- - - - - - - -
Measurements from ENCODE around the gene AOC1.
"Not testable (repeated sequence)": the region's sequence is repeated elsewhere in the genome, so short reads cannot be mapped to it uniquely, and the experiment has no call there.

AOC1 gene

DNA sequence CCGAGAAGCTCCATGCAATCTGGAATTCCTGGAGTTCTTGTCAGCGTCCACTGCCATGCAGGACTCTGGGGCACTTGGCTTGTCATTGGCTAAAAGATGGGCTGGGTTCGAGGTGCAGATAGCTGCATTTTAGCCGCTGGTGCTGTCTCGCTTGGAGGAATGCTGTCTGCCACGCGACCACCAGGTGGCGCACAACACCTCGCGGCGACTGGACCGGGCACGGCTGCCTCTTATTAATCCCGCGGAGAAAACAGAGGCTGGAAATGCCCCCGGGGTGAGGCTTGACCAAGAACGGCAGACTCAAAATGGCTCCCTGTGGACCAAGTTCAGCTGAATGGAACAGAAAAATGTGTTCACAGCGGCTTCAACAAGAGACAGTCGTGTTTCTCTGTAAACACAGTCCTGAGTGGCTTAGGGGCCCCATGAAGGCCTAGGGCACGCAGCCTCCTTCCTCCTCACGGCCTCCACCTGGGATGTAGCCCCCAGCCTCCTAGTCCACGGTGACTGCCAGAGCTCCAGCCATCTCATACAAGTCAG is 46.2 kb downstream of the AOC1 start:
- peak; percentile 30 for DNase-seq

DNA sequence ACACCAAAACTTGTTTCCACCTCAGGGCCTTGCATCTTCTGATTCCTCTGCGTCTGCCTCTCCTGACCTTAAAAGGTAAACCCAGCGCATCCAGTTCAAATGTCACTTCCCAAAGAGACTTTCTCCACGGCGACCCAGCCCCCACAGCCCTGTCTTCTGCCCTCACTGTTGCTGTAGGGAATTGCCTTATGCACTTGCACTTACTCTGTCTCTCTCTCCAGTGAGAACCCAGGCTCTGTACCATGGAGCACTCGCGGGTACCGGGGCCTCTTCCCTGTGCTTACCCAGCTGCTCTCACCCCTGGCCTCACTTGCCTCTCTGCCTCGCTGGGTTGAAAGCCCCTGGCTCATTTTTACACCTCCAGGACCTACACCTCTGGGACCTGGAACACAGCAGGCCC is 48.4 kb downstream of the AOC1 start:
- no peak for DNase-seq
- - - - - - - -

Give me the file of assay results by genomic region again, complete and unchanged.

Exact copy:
Measurements from ENCODE around the gene AOC1.
"Not testable (repeated sequence)": the region's sequence is repeated elsewhere in the genome, so short reads cannot be mapped to it uniquely, and the experiment has no call there.

AOC1 gene

DNA sequence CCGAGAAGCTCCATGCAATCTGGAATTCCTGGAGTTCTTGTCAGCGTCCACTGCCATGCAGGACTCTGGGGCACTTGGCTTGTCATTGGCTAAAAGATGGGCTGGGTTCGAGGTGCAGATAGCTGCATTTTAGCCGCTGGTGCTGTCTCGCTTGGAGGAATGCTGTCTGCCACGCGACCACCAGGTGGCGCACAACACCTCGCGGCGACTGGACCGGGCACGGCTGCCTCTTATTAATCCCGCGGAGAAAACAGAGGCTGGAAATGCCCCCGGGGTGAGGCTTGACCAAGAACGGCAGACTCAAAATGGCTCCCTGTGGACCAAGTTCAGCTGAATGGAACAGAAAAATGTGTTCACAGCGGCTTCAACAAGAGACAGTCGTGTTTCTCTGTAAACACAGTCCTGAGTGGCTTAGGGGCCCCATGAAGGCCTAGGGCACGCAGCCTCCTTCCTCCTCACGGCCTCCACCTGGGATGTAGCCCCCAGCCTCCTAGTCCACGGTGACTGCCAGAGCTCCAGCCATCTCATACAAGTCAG is 46.2 kb downstream of the AOC1 start:
- peak; percentile 30 for DNase-seq

DNA sequence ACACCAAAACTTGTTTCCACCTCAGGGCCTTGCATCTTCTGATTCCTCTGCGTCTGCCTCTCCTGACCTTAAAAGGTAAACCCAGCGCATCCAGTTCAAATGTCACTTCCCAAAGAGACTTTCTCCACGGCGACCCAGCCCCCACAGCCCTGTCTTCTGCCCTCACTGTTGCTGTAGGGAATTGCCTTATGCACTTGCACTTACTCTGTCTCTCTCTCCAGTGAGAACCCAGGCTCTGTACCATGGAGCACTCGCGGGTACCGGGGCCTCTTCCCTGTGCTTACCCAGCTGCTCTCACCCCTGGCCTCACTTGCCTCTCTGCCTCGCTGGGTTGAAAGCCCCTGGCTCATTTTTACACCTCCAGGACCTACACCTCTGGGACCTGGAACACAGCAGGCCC is 48.4 kb downstream of the AOC1 start:
- no peak for DNase-seq